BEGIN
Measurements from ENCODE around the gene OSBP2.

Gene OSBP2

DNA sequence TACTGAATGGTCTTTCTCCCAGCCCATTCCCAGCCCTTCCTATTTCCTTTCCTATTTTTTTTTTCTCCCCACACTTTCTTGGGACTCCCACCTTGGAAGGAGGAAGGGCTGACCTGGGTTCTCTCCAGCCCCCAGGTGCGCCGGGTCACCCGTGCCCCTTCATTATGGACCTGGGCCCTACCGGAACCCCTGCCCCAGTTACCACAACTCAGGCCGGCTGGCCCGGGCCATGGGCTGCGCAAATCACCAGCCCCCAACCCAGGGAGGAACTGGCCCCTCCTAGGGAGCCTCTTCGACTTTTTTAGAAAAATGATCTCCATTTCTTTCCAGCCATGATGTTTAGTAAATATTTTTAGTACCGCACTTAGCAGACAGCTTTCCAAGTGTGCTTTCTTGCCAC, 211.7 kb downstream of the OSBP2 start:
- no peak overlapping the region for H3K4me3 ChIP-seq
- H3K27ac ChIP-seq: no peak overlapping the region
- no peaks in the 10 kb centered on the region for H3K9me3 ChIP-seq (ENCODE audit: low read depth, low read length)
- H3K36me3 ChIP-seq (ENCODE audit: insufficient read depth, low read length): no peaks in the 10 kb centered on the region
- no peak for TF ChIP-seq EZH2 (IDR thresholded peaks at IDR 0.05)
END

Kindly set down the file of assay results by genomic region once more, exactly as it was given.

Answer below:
Measurements from ENCODE around the gene OSBP2.

Gene OSBP2

DNA sequence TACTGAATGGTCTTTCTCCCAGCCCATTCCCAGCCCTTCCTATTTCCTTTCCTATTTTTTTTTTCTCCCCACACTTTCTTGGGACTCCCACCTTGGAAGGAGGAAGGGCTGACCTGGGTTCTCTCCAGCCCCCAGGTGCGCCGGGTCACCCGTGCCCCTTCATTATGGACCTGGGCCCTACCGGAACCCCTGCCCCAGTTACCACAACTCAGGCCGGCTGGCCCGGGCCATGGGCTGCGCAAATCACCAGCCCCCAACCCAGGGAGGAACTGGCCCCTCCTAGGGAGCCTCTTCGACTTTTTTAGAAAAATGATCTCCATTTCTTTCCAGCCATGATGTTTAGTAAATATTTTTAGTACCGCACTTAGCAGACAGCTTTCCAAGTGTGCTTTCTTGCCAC, 211.7 kb downstream of the OSBP2 start:
- no peak overlapping the region for H3K4me3 ChIP-seq
- H3K27ac ChIP-seq: no peak overlapping the region
- no peaks in the 10 kb centered on the region for H3K9me3 ChIP-seq (ENCODE audit: low read depth, low read length)
- H3K36me3 ChIP-seq (ENCODE audit: insufficient read depth, low read length): no peaks in the 10 kb centered on the region
- no peak for TF ChIP-seq EZH2 (IDR thresholded peaks at IDR 0.05)